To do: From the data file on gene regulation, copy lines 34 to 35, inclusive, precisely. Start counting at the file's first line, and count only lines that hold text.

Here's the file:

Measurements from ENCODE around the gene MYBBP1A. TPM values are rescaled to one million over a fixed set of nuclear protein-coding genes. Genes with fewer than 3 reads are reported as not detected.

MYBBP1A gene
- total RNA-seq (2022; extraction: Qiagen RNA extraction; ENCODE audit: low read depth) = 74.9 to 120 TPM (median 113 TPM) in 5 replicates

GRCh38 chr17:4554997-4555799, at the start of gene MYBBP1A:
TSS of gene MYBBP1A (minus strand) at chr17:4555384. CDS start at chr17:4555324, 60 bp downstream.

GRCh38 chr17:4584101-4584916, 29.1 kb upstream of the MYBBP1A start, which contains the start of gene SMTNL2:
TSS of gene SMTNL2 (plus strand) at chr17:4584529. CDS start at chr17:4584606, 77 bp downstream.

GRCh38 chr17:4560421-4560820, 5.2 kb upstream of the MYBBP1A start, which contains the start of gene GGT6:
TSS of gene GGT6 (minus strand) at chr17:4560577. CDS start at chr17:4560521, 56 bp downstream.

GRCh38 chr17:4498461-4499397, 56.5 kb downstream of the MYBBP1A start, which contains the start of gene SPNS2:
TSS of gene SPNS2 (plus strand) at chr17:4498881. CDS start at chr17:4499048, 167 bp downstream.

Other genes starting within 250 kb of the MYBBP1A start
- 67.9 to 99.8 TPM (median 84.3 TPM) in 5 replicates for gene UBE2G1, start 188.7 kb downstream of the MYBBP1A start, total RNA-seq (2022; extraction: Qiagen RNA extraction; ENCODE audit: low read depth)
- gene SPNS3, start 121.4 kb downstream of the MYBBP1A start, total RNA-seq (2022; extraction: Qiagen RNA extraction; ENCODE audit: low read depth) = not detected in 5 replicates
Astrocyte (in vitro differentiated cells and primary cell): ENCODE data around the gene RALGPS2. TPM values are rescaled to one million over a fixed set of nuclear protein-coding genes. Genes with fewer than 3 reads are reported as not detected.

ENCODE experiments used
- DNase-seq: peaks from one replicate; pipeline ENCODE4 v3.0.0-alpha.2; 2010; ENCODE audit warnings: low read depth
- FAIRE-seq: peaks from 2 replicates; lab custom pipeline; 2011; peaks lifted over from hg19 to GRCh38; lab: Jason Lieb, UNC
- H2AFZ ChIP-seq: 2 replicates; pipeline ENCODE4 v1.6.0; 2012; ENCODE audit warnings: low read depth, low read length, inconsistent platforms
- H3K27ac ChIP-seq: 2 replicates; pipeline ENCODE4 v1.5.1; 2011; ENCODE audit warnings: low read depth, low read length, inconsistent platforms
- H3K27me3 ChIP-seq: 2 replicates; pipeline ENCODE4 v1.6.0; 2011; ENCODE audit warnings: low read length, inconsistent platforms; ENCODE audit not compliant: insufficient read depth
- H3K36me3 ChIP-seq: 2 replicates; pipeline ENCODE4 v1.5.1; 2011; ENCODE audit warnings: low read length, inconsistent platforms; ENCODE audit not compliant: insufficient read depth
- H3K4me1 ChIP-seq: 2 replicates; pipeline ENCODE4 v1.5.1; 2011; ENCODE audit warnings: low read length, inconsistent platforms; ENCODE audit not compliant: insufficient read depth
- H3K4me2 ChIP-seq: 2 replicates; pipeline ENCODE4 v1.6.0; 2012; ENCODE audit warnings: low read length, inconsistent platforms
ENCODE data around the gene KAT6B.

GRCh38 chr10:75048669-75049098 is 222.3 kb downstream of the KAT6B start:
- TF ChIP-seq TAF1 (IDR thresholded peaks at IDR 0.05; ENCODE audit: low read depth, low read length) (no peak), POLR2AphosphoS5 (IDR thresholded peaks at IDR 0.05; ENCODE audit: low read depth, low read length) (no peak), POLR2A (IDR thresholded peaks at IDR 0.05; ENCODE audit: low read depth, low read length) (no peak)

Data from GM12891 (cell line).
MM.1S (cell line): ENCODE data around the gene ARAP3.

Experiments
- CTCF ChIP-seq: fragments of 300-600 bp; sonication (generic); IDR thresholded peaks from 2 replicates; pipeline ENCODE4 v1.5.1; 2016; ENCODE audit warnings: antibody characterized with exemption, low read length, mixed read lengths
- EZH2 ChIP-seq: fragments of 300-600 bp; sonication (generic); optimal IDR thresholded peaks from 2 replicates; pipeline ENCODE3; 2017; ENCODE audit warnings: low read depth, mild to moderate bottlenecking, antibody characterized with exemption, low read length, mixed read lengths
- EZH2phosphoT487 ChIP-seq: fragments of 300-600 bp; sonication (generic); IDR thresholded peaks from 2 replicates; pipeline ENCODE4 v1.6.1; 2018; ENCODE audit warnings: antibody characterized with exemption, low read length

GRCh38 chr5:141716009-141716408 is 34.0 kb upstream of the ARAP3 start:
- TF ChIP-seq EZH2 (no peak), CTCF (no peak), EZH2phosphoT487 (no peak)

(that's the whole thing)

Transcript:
GRCh38 chr5:141716009-141716408 is 34.0 kb upstream of the ARAP3 start:
- TF ChIP-seq EZH2 (no peak), CTCF (no peak), EZH2phosphoT487 (no peak)